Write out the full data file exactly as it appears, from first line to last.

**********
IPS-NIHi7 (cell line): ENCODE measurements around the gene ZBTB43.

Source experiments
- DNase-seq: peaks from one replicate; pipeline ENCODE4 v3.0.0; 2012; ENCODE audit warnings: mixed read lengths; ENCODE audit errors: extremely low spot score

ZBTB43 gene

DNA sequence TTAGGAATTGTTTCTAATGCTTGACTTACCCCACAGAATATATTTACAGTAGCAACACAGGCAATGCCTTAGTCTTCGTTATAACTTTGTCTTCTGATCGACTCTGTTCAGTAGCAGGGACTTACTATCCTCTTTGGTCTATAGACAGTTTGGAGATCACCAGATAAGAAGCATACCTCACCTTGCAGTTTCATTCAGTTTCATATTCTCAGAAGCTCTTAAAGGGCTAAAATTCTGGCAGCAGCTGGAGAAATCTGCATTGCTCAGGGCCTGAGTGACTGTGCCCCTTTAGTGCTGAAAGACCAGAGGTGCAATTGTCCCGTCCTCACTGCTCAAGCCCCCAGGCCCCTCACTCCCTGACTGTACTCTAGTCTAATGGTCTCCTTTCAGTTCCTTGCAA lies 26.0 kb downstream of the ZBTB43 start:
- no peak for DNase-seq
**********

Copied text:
IPS-NIHi7 (cell line): ENCODE measurements around the gene ZBTB43.

Source experiments
- DNase-seq: peaks from one replicate; pipeline ENCODE4 v3.0.0; 2012; ENCODE audit warnings: mixed read lengths; ENCODE audit errors: extremely low spot score

ZBTB43 gene

DNA sequence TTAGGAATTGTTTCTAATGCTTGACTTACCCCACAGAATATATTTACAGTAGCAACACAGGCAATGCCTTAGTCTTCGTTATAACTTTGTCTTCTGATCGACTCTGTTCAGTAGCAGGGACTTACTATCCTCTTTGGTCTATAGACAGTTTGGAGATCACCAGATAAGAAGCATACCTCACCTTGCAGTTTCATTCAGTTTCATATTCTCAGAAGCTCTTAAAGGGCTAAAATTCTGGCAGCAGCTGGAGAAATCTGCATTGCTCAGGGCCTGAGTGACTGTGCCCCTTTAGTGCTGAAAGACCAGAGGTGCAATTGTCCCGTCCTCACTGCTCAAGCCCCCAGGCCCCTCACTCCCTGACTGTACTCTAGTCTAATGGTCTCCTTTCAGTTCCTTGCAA lies 26.0 kb downstream of the ZBTB43 start:
- no peak for DNase-seq